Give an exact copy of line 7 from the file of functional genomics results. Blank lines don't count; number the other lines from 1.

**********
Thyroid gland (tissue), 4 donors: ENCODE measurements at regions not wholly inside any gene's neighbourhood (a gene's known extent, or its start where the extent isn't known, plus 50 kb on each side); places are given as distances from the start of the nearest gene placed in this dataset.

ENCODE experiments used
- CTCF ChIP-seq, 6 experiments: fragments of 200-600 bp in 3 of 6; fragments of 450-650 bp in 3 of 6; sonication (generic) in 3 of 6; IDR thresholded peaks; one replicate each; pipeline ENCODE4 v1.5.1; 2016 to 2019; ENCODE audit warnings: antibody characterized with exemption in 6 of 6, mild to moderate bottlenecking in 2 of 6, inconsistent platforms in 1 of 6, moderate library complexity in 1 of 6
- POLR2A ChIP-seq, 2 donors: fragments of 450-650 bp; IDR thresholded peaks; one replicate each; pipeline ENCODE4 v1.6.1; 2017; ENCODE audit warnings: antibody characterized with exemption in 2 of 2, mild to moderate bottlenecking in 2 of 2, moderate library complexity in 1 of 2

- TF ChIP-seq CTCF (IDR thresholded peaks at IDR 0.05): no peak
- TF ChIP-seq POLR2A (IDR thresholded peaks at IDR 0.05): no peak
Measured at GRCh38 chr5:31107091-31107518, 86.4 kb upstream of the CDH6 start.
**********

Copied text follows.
Measured at GRCh38 chr5:31107091-31107518, 86.4 kb upstream of the CDH6 start.